Usual AVAudioPlayer tutorials online creates a AVAudioPlayer within a function to where the play and stop functions of the AVAudioPlayer object aren't available to the object directly from other functions. The problem is that I would like another function to stop the sound from the AVAudioPlayer. This seems pretty simple by initializing the objects at the top of the class in hopes it would be accessible however in Swift3 the init function for AVAudioPlayer includes a throw and a parameter for the sound file. Swift doesn't allow us to use an instance member within a property initializer so I'm stuck on my thought process of how this could be written.

The only error I'm running into at this point is not being allowed to use an instance member in the property initializer when creating "backgroundMusicPlayer":

import UIKit
import AVFoundation

class MadLibOneViewController: UIViewController, UITextFieldDelegate {

    @IBOutlet weak var thePlace: UITextField!
    @IBOutlet weak var theVerb: UITextField!
    @IBOutlet weak var theNumber: UITextField!
    @IBOutlet weak var theTemplate: UITextView!
    @IBOutlet weak var theStory: UITextView!
    @IBOutlet weak var generateStoryButton: UIButton!
    @IBOutlet weak var proceedToNextMadLib: UIButton!
    //var backgroundMusicPlayer = AVAudioPlayer()

    var error:NSError?

    var path = Bundle.main.path(forResource: "bensound-cute", ofType: "mp3")

    var url: NSURL {
        return NSURL(fileURLWithPath: path!)
    }

    var backgroundMusicPlayer: AVAudioPlayer = try AVAudioPlayer(contentsOf: url as URL, error: &error)





    @IBAction func createStory(_ sender: AnyObject) {
        theStory.text=theTemplate.text
    theStory.text=theStory.text.replacingOccurrences(of: "<place>", with: thePlace.text!)
        theStory.text=theStory.text.replacingOccurrences(of: "<verb>", with: theVerb.text!)
        theStory.text=theStory.text.replacingOccurrences(of: "<number>", with: theNumber.text!)

        generateStoryButton.isHidden=true
        proceedToNextMadLib.isHidden=false

    }

    @IBAction func showNextStory(_ sender: AnyObject) {

        view.backgroundColor=UIColor.green

        let storyBoard : UIStoryboard = UIStoryboard(name: "Main", bundle:nil)
        let resultViewController = storyBoard.instantiateViewController(withIdentifier: "MadLibTwoViewController") as! MadLibTwoViewController
        self.present(resultViewController, animated:true, completion:nil)

    }

    @IBAction func hideKeyboard(_ sender: AnyObject) {
        thePlace.resignFirstResponder()
        theVerb.resignFirstResponder()
        theNumber.resignFirstResponder()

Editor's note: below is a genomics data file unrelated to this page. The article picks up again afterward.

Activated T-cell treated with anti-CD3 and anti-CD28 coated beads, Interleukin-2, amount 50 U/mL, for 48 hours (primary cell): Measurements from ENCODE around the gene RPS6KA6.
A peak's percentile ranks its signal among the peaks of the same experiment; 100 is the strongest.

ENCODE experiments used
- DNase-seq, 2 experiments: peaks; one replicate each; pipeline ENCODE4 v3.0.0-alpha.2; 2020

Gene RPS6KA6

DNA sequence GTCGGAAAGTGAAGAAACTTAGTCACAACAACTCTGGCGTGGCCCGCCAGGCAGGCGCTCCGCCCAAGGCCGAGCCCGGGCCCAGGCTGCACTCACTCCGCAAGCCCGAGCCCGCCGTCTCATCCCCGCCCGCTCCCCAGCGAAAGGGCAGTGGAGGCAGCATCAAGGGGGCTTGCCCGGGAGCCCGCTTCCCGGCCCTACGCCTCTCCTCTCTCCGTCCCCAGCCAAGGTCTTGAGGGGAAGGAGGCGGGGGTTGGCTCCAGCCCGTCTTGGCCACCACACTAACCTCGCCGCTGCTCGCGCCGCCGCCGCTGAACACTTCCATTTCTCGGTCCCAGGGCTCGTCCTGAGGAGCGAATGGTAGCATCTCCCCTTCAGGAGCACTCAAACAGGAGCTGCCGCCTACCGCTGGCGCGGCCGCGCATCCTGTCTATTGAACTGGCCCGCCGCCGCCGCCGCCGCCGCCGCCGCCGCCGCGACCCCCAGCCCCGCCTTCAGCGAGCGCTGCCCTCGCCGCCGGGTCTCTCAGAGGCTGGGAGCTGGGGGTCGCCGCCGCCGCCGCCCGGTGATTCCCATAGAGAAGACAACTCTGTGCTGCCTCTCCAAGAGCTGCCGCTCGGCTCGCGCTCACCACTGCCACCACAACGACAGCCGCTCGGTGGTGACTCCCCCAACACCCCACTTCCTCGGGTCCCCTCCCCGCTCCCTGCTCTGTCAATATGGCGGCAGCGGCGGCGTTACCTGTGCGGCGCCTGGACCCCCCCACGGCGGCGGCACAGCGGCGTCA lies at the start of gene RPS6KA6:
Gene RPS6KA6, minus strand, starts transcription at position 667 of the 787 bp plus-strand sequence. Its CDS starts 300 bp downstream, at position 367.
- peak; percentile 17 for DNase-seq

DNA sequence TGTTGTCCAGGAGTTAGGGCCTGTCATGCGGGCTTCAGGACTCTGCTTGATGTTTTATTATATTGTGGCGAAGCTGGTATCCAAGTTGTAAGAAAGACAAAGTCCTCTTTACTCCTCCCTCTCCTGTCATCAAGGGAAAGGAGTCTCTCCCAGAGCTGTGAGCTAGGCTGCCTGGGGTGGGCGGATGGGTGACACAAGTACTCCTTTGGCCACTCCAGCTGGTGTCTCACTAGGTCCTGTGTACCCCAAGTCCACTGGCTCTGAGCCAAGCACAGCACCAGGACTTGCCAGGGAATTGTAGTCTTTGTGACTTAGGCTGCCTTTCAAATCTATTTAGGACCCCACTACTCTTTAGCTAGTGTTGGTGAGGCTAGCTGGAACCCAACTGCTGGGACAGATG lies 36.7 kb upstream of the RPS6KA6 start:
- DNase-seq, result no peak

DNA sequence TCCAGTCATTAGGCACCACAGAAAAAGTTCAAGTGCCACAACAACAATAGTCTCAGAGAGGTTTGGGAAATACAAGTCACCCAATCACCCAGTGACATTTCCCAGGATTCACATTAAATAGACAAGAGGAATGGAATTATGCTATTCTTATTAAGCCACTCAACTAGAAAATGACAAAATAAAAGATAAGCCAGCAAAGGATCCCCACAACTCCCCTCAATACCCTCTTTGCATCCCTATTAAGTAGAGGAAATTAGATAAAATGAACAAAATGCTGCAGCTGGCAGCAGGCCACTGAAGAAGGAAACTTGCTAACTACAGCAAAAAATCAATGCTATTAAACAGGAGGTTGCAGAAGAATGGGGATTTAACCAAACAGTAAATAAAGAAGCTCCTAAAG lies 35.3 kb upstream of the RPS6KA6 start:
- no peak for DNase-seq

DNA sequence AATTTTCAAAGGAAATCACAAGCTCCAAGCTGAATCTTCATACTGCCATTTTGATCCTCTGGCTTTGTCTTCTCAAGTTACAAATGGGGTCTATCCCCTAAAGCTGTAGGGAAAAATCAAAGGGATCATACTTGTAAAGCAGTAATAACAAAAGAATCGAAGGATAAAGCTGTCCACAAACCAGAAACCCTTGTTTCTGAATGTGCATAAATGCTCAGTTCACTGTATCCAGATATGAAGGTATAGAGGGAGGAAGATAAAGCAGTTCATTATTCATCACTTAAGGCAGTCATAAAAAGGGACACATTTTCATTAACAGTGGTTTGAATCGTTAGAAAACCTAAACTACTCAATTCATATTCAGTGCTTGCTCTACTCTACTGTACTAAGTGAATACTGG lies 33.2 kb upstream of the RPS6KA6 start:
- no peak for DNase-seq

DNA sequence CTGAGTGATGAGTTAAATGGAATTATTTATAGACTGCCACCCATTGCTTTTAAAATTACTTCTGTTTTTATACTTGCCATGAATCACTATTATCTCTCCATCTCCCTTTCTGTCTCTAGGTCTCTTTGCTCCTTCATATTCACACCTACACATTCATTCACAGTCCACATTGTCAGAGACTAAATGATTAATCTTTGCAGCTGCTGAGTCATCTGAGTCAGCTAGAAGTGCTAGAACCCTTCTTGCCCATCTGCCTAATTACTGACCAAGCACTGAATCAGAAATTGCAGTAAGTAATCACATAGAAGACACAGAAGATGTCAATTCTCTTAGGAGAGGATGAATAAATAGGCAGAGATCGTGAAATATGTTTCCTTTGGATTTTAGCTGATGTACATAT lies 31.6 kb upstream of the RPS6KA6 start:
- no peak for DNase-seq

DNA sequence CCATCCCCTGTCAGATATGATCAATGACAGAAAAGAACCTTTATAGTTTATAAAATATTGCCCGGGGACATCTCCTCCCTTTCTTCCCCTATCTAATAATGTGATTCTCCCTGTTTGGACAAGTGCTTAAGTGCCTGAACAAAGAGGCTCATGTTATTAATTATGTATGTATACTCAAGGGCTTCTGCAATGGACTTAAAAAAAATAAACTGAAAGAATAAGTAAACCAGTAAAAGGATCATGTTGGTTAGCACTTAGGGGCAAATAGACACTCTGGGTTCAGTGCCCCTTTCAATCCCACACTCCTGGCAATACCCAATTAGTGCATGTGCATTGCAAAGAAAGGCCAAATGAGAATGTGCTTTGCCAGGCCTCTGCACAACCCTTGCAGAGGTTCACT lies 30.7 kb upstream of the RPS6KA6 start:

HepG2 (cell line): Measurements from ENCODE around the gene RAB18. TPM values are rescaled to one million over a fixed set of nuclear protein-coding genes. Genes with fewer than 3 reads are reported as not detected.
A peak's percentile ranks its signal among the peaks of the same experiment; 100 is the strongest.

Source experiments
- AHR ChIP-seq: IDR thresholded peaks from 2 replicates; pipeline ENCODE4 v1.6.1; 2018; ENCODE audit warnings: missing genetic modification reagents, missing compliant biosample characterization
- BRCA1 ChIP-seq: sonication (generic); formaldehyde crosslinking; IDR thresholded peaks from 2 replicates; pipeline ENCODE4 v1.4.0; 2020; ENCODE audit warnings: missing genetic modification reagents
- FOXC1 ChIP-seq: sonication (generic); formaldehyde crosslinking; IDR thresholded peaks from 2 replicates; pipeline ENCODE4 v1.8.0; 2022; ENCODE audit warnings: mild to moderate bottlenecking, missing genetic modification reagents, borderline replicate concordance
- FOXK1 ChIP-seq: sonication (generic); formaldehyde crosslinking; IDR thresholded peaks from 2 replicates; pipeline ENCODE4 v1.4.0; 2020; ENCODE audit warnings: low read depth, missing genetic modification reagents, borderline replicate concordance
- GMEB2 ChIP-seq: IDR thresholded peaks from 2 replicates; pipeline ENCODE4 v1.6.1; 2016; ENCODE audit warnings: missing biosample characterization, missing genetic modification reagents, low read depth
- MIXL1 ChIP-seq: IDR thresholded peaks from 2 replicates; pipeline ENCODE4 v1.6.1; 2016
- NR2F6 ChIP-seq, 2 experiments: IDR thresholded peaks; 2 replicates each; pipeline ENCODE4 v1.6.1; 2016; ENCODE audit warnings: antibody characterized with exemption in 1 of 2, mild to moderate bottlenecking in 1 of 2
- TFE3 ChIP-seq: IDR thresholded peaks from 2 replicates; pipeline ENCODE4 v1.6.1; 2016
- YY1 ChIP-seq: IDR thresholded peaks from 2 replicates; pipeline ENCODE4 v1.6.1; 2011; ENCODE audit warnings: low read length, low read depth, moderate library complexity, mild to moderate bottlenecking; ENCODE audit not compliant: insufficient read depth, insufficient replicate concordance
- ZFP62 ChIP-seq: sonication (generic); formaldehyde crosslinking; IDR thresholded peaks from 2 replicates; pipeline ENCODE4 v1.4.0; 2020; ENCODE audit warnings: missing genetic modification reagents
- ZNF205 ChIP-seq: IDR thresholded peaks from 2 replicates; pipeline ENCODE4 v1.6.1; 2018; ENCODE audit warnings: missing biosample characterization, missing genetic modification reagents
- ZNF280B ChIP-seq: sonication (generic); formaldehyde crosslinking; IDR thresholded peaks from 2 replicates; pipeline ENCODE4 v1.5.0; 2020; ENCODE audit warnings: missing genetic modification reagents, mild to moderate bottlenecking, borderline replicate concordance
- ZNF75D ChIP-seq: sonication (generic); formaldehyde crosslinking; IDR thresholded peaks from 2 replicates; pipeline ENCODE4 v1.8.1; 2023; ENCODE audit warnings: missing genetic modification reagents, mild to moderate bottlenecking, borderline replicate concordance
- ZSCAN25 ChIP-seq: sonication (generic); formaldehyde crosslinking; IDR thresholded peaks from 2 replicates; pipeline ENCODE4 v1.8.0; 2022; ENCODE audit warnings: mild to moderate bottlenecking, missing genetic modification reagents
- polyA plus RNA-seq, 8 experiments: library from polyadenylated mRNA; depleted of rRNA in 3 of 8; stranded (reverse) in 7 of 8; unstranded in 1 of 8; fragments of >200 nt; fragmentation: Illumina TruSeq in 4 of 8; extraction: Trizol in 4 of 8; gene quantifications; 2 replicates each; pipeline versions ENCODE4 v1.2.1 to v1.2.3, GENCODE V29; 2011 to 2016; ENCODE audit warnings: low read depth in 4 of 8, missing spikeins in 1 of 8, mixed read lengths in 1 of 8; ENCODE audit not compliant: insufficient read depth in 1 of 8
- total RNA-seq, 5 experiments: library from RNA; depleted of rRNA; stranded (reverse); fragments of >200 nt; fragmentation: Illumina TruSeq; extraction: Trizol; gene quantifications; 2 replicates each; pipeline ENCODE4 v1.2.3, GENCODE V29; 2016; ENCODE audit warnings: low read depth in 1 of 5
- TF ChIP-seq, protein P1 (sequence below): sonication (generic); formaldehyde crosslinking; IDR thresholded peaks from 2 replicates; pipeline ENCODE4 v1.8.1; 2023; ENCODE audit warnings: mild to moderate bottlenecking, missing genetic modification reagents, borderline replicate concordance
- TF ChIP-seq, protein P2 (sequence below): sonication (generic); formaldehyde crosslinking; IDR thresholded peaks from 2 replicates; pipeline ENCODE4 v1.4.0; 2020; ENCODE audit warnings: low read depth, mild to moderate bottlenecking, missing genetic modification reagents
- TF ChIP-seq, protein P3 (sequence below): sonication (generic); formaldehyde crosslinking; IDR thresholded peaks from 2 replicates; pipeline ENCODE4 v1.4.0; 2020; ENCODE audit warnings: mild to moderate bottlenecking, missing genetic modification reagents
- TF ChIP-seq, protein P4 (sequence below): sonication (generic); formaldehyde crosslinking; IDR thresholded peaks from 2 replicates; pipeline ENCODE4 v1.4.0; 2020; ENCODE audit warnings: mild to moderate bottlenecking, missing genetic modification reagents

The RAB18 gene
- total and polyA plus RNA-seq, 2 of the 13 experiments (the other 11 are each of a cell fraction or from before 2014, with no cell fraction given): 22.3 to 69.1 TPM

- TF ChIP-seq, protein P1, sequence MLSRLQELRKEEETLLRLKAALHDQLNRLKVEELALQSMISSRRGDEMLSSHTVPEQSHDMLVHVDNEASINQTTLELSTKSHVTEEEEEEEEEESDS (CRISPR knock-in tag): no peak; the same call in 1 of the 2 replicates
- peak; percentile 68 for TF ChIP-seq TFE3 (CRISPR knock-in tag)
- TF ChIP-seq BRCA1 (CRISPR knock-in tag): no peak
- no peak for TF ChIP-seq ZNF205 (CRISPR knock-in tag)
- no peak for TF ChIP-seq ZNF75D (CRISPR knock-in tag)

theTemplate.resignFirstResponder()
    }
    override func viewDidLoad() {
        super.viewDidLoad()
        proceedToNextMadLib.isHidden=true
        view.backgroundColor = UIColor.purple


        // Do any additional setup after loading the view.
        self.theVerb.delegate = self
        self.thePlace.delegate = self
        self.theNumber.delegate = self

    }

    func textFieldShouldReturn(_ textField: UITextField) -> Bool {
        self.view.endEditing(true)
        return false
    }

    override func didReceiveMemoryWarning() {
        super.didReceiveMemoryWarning()
        // Dispose of any resources that can be recreated.
    }

}
up vote 1 down vote accepted

You need to use Lazy initialisation/instantiation for that. In your case this is all you need to do.

lazy var player: AVAudioPlayer = {
    [unowned self] in
    do {
        return try AVAudioPlayer.init(contentsOf: self.url)
    }
    catch {
        return AVAudioPlayer.init()
    }

}()

For more about Lazy Initialisation this is a good read. The interesting thing in your case is that the initialiser throws. I think this forum discussion is helpful to have a slight idea.

  • This compiles, much much appreciative!! I made an attempt using lazy but didn't understand how to make it work since init throws. Can I ask, in what context are you using the word 'interesting'? From my minor experience, I believe making the init function that throws complicates things for noobs like myself but is there a reason more seasoned developers such as yourself would prefer this or find it 'interesting'? @Adeel – Cosmic Arrows Nov 11 '16 at 2:20
  • 1
    Haha! It's not about preferences @user6510422 to use an initialiser that throws. It just happened to be so in this case. It was interesting for me because it was a bit challenging. And it comes down to the attitude rather that being newbie or seasoned one. You must have heard the saying that "Every master was once a beginner". Once I was a beginner too. – Adeel Nov 11 '16 at 10:06

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